How one photographer built the 'ultimate' PC for Adobe Lightroom
|The finished product, a computer designed to be as fast as possible in Adobe Lightroom.|
When professional designer and hobbyist photographer Paul Stamatiou got back from his last trip to New Zealand and set about culling and editing his photos from the trip, he quickly realized that his 2-year-old 5K iMac was just not keeping up with Adobe Lightroom Classic CC and the high-megapixel Raw files he was importing. In fact, he spent over a year of spare time editing the 848GB worth of 42-megapixel RAW photos and 4K videos to create the resulting nine photosets.
And so Paul decided it was time to build his own computer. Specifically, his goal was to:
Build a fast, yet quiet and understated desktop PC with a healthy overclock aimed at improving my photo workflow while giving me the ability to upgrade parts of it later on.
Fortunately for all of us, he chronicled the entire journey to this goal in a massive, 32,000-word blog post filled with footnotes and links to all the parts and incredibly detailed descriptions of exactly why he picked the parts he did, how he put them together, and how he optimized it all once it was set up.
This is, I'm comfortable saying, the most comprehensive custom photo-editing computer build breakdown I have ever seen. If you're at all considering building your own editing PC, bookmark it. If not, we spoke to Paul yesterday and have penned a bit of a TL;DR summary below.
For the Mac lovers out there, note that Paul did consider building a dual-boot Hackintosh, but ultimately decided the annoyances wouldn't be worth the time. His experience in the past—"randomly have bluetooth stop working and have days where the machine just won't boot," he told me over email—just wasn't worth risking. It was time to build a PC.
This beautiful piece of technology is what he came up with:
What's impressive about this computer isn't its sheer power. The parts he used (full list here) won't make it the most beastly desktop PC you've heard of this week... or maybe even today. What makes it impressive is how Paul designed the PC so that it would run Lightroom's Develop module and his personal workflow as efficiently as possible.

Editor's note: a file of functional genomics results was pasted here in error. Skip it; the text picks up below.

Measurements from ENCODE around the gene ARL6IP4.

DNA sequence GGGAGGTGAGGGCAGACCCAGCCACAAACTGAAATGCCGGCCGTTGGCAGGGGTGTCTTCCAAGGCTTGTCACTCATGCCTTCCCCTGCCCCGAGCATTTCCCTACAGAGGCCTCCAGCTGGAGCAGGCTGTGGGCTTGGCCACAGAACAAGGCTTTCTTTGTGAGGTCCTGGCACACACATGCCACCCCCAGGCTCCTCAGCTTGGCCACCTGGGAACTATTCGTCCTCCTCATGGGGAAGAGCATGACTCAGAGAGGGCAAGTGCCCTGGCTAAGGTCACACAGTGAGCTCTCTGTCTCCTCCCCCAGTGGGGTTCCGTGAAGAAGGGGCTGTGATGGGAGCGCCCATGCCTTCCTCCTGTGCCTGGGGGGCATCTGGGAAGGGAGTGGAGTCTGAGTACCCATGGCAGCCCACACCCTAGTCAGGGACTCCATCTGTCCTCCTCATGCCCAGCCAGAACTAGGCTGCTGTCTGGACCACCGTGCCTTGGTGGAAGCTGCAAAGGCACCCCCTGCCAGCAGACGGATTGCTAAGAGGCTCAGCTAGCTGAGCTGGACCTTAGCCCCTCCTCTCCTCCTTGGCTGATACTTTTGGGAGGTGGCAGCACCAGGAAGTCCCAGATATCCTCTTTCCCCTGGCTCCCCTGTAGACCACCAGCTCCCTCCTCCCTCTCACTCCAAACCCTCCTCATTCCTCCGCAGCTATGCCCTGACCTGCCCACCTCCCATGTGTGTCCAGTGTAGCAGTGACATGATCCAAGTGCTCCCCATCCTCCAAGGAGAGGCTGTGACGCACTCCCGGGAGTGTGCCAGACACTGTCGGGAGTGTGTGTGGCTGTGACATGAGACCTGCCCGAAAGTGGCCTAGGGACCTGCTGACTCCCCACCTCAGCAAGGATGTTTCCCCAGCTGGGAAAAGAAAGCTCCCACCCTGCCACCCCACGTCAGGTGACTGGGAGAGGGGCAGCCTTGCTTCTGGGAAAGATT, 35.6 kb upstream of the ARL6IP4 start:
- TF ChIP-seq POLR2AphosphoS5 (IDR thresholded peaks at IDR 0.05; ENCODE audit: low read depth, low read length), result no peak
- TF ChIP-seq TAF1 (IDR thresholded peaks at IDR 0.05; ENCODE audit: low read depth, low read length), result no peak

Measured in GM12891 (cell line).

As Paul explains in his post:
As you know, there are a few main levers that affect the majority of a computer’s performance: storage, RAM, GPU and CPU. To be more precise: storage throughput, RAM size, RAM speed as well as the number of CPU cores and clock speed. In the case of Lightroom, CPU plays the most important role in overall application performance and to a much lesser extent GPU.
For my needs Lightroom loves the highest clock speed it can get, as opposed to a ton of lower clocked cores.
So rather than spend money on a chip with a crazy number of cores, all of which would be running at a lower clock speed, he picked a 6-core Intel i7 8700K, then had it 'delidded' and set it up to be water-cooled so he could overclock it safely to 5.2GHz on all cores.
CPU has returned after getting lost by UPS for a bit. Won the silicon lottery so to speak, turns out this chip is among the top ~15% of i7 8700Ks and can overclock to 5.2GHz stable now that it has been delidded (assuming my other hardware is up to the challenge) 🤓 pic.twitter.com/l9hvzKUSAa— Paul Stamatiou 📷 (@Stammy) December 6, 2017
We spoke to Paul about the build yesterday, and he was kind enough to offer this little summary for those of you who aren't keen on reading all 32,000 words of the full article:
I was most concerned with performance in the Develop module of Lightroom as opposed to other actions that are more efficient with multiple cores and are not GPU accelerated. For me that meant that instead of opting for a machine with a ton of cores at a lower clock, I'd do better for Develop module tasks with fewer cores that were clocked higher, much higher.
With this build I wasn't particularly concerned about cost and decided to make a full-blown project out of it (along with a high-end graphics card I could use to try out some 4K gaming and Oculus Rift as a side benefit—I'm a designer by day and lots of my friends have begun designing for VR so I was curious to learn more about it). I definitely recognize the build is overkill in many aspects, including having the CPU delidded and running an aggressive overclock.
While the build definitely sped up the Develop actions I was used to—it's important to note that much of the future improvement will need to come from Adobe optimizing their software even more. [...] Until Classic CC gets some performance optimization updates, I think my next step will be integrating something like Photo Mechanic into my culling workflow to do some of that outside of Lightroom so I end up importing, generating previews and managing fewer shots inside Lightroom itself.
And that last bit, really, is the disappointing epilogue to what is a really fun computer build: even with a great system built specifically to run Lightroom well, any major performance improvements will have to come from the Adobe side of the equation. Not that it doesn't make us want to build something similar...
The final build cost Paul $5,931, including all of the peripherals and accessories—$1,500 27-inch Dell UltraSharp 4K display, Logitec mouse, Apple Magic keyboard, Bose bluetooth speaker, and Vesa monitor mounting arm.
For a full parts list, or if you want to dive deep into how this computer was built and optimized, check out Paul's massive article at this link. But don't be surprised if you find yourself sourcing parts for your own custom-built photo editing PC once you're done.
All photos by Paul Stamatiou and used with permission.
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